How many aircraft carriers will China build?

The article explores the ongoing development of China’s naval capabilities and poses the question: How many aircraft carriers will China build? This article looks at a country’s aircraft carrier fleet – what it is now, what it could be in the future, and how it compares to other countries. It also considers how new technology is changing the game, and what all this means for global politics and competition between nations. 

China has three aircraft carriers: the Liaoning, the Shandong and the Fujian. Each of these vessels has represented a significant advance over its predecessor, although none are equipped with nuclear propulsion.

Media in China have flagged the possible inclusion of a new aircraft carrier in the People’s Liberation Army Navy (PLAN) fleet, marking the fourth in its naval arsenal.

Publications such as the South China Morning Post, Global Times and Hong Kong Commercial Daily have suggested the development of this fourth vessel, reflecting China’s continued maritime expansion.

Currently, China has three aircraft carriers: the Liaoning, the Shandong and the Fujian. Each of these vessels has represented a significant advance over its predecessor, although none are equipped with nuclear propulsion.

The ability to operate for extended periods without refueling sets nuclear aircraft carriers apart, an advantage that current Chinese ships lack. By comparison, the US Navy operates 11 large nuclear aircraft carriers, a standard that China aims to achieve to solidify its global maritime presence.

China’s naval power and its push towards maritime parity

How many aircraft carriers will China build?
After the collapse of the Soviet Union, China acquired the Kuznetsov-class aircraft carrier Varyag, which, after extensive modernization, was reintroduced as the Liaoning in 2011. Originally intended for training, the Liaoning adopted a combat role in 2019, transforming into a true maritime bastion.

This aircraft carrier, classified as Type 001, has undergone multiple technological upgrades, including the implementation of a Type 348 electronically scanned array radar and the Sea Eagle radar system, in addition to a robust defense system comprised of the Type close-in weapons system. 1130 and the HQ-10 missile system.

Shandong aircraft carrier deployment and technological advancement

How many aircraft carriers will China build?
A Chinese aircraft carrier on the high seas. Image credit: Chinese Internet.

The Shandong, the Type 002, marked a milestone as the first aircraft carrier built entirely in China and launched in 2017. Information about this ship was kept confidential until well into its construction phase, although satellite images confirmed its development.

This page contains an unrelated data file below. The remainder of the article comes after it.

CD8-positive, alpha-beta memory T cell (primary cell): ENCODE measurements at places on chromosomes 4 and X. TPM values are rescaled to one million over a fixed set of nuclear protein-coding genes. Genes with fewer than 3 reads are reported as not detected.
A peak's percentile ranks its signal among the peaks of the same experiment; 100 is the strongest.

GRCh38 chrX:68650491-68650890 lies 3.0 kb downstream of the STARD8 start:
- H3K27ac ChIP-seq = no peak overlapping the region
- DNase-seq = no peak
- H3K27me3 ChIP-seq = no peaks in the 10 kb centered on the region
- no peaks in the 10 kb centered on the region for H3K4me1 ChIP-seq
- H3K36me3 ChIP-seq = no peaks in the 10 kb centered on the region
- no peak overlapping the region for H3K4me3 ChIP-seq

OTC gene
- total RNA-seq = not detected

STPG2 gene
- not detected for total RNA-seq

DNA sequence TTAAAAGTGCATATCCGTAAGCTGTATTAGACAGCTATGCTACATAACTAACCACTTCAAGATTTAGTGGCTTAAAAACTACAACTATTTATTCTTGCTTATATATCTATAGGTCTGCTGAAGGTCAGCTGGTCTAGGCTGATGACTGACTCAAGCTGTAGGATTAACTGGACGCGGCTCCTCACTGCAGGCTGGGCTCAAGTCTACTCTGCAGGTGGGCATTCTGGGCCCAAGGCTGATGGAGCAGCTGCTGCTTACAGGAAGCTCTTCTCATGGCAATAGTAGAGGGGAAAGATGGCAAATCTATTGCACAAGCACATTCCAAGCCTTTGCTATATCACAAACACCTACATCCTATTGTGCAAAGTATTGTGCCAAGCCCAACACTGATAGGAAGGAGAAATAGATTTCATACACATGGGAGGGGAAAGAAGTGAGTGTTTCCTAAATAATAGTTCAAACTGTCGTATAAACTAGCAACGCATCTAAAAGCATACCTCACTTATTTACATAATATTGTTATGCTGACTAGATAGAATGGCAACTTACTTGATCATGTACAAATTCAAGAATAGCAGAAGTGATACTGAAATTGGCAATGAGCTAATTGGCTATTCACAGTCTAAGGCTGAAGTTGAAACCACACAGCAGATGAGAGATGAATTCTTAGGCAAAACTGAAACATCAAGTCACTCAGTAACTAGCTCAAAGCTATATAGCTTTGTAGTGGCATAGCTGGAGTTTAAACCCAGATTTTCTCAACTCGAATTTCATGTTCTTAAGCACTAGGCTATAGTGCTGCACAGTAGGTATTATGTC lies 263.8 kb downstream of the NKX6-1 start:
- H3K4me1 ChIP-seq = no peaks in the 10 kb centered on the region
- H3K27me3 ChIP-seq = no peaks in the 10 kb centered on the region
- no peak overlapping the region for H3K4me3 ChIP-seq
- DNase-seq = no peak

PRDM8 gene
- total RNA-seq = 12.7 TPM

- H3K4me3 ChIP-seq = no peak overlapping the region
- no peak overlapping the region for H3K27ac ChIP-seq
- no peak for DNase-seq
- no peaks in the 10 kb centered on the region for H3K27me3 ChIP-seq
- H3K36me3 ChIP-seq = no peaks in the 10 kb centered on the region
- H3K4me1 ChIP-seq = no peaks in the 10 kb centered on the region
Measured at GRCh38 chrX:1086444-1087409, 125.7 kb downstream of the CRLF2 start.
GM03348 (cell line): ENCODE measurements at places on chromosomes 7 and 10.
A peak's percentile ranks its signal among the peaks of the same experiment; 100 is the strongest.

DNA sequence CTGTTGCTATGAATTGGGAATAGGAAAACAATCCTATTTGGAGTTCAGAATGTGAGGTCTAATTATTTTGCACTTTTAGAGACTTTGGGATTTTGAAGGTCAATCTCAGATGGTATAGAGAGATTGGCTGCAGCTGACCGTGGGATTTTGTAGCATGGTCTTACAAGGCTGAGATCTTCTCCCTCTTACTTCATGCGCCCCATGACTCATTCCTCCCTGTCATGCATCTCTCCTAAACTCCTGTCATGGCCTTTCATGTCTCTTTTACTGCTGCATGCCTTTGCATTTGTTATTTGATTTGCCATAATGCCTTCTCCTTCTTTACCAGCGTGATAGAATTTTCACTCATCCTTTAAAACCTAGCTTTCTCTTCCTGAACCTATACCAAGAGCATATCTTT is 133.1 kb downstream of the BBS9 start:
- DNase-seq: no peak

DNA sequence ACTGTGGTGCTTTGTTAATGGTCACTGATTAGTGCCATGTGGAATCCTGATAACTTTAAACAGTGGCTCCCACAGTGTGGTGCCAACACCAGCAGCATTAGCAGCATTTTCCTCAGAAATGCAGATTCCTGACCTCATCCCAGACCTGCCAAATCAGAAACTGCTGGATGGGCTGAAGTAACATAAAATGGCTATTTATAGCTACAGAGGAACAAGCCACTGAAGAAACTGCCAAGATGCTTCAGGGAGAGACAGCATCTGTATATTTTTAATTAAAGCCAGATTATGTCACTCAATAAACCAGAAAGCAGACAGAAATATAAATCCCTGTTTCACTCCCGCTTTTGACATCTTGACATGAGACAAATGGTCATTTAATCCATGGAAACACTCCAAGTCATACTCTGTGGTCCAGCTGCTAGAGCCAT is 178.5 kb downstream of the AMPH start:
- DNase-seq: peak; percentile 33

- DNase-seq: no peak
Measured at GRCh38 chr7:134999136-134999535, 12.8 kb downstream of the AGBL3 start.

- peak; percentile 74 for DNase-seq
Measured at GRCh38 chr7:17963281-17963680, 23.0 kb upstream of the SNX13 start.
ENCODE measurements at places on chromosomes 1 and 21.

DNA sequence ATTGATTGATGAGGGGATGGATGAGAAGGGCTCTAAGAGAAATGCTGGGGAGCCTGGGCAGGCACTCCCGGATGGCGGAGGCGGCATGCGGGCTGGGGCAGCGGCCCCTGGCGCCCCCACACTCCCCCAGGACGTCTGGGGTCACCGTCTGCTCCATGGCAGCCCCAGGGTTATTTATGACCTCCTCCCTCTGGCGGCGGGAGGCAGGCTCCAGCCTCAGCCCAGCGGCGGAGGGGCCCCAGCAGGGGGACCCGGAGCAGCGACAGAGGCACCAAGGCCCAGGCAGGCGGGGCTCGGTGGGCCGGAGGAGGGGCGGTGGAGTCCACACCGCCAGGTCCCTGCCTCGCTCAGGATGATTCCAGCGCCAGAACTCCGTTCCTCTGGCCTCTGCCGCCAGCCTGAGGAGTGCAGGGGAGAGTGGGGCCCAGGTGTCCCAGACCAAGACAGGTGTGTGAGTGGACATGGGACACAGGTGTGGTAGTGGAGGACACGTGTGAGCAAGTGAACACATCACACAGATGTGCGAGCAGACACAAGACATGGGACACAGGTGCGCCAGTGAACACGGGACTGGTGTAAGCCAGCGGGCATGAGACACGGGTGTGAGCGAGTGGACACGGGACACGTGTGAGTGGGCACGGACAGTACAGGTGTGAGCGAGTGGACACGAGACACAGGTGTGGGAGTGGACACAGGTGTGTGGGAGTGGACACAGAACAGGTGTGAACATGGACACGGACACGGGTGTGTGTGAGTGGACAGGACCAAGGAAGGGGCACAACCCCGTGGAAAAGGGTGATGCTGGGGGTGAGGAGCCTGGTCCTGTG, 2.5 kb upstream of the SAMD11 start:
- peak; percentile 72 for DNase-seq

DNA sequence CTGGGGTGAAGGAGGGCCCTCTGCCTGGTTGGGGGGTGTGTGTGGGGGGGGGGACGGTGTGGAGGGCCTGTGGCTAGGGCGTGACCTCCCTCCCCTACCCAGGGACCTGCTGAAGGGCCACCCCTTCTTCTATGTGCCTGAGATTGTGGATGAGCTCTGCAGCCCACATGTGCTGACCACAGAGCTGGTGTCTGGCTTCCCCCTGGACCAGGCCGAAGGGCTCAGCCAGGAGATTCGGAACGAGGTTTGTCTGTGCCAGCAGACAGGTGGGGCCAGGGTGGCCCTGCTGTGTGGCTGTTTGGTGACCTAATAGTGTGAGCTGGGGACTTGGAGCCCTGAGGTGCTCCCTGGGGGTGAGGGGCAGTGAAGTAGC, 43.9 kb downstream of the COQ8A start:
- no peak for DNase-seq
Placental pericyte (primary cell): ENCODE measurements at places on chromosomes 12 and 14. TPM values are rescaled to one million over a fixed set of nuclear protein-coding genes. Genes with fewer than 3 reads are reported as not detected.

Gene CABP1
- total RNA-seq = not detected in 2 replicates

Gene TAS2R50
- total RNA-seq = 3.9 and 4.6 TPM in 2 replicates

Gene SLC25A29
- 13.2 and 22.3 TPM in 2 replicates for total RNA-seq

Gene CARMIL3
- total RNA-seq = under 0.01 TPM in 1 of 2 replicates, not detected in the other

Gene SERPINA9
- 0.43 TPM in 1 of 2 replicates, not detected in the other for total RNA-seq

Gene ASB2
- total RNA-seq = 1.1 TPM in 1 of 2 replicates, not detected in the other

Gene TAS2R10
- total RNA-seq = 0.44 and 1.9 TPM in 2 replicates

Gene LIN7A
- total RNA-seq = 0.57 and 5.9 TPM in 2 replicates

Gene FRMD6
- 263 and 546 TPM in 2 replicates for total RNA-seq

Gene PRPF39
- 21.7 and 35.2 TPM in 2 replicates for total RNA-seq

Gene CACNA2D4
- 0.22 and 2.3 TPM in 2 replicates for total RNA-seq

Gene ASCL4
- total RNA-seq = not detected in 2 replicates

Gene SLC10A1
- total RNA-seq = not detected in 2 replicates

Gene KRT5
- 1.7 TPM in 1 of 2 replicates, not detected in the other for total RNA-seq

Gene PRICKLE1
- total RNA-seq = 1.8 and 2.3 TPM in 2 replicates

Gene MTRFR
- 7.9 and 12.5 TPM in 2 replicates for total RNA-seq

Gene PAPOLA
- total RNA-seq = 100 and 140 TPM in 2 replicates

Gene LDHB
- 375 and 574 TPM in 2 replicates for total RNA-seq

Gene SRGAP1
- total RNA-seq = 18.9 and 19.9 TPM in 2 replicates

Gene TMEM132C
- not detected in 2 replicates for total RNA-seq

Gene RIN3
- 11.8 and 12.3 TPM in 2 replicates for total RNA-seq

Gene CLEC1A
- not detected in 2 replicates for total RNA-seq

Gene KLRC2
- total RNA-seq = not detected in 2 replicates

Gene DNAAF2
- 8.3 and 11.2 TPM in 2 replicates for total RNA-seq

It officially entered service in 2019, demonstrating its operational capability at the 2023 United Sharp Sword military exercises, a testament to China’s growing naval power and its determination to expand its influence in international waters.

Fujian: Vanguard of Chinese naval innovation

The newest addition to the PLA Navy’s aircraft carrier fleet is the Fujian, classified as a Type 003 warship.

This colossus is distinguished by being the first in the Chinese arsenal to dispense with the traditional ski ramp, opting instead for an electromagnetic aircraft launch system (EMALS), a technology it shares with the advanced Ford-class aircraft carriers of the USA.

This feature places Fujian in a prominent position, being the first Chinese aircraft carrier capable of supporting catapult-assisted takeoffs, which significantly increases its operational capabilities compared to its predecessors.

Launched in 2022, Fujian symbolizes the peak of China’s naval modernization efforts, positioning itself as the flagship of the Chinese fleet in terms of technology and capabilities.

A nuclear future on the Chinese maritime horizon

How many aircraft carriers will China build?
Despite its advanced technology, the Fujian still relies on conventional propulsion, unlike the US Nimitz- and Ford-class fleets that operate on nuclear systems.

The eventual introduction of a nuclear-powered aircraft carrier into the PLAN fleet would not only represent a considerable technological advance for China but would also mark a significant milestone in naval expansion under Xi Jinping’s leadership.

The increase in Chinese military power raises notable concerns in the context of growing tensions between Washington and Beijing. However, even if China manages to introduce a nuclear aircraft carrier to its fleet, the United States Navy maintains considerable quantitative superiority in terms of aircraft carriers.

To challenge this supremacy, China would need to not only match the technology and capabilities of American ships but also substantially expand its number of operational units.